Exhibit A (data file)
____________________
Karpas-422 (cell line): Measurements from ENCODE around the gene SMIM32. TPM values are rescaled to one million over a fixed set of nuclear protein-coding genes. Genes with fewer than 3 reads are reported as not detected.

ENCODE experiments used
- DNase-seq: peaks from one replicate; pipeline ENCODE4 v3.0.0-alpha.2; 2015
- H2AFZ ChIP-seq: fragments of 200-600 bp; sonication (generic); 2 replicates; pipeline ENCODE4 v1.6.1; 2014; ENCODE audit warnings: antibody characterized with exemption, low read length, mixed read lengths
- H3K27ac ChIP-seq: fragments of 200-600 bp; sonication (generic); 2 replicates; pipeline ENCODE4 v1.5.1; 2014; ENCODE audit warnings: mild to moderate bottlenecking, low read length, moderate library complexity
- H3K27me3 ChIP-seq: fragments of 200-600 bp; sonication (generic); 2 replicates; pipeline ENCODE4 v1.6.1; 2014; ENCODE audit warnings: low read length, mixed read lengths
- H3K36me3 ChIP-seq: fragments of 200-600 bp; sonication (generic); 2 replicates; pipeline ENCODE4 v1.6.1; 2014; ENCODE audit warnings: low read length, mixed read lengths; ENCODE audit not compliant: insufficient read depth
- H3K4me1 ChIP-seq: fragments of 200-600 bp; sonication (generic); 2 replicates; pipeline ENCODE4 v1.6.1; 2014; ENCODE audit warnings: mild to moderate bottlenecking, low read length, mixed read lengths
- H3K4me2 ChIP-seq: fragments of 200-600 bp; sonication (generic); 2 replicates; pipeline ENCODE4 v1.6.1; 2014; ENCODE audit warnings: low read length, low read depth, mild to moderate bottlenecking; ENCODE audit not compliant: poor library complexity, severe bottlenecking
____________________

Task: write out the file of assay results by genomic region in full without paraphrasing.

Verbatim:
Karpas-422 (cell line): Measurements from ENCODE around the gene SMIM32. TPM values are rescaled to one million over a fixed set of nuclear protein-coding genes. Genes with fewer than 3 reads are reported as not detected.

ENCODE experiments used
- DNase-seq: peaks from one replicate; pipeline ENCODE4 v3.0.0-alpha.2; 2015
- H2AFZ ChIP-seq: fragments of 200-600 bp; sonication (generic); 2 replicates; pipeline ENCODE4 v1.6.1; 2014; ENCODE audit warnings: antibody characterized with exemption, low read length, mixed read lengths
- H3K27ac ChIP-seq: fragments of 200-600 bp; sonication (generic); 2 replicates; pipeline ENCODE4 v1.5.1; 2014; ENCODE audit warnings: mild to moderate bottlenecking, low read length, moderate library complexity
- H3K27me3 ChIP-seq: fragments of 200-600 bp; sonication (generic); 2 replicates; pipeline ENCODE4 v1.6.1; 2014; ENCODE audit warnings: low read length, mixed read lengths
- H3K36me3 ChIP-seq: fragments of 200-600 bp; sonication (generic); 2 replicates; pipeline ENCODE4 v1.6.1; 2014; ENCODE audit warnings: low read length, mixed read lengths; ENCODE audit not compliant: insufficient read depth
- H3K4me1 ChIP-seq: fragments of 200-600 bp; sonication (generic); 2 replicates; pipeline ENCODE4 v1.6.1; 2014; ENCODE audit warnings: mild to moderate bottlenecking, low read length, mixed read lengths
- H3K4me2 ChIP-seq: fragments of 200-600 bp; sonication (generic); 2 replicates; pipeline ENCODE4 v1.6.1; 2014; ENCODE audit warnings: low read length, low read depth, mild to moderate bottlenecking; ENCODE audit not compliant: poor library complexity, severe bottlenecking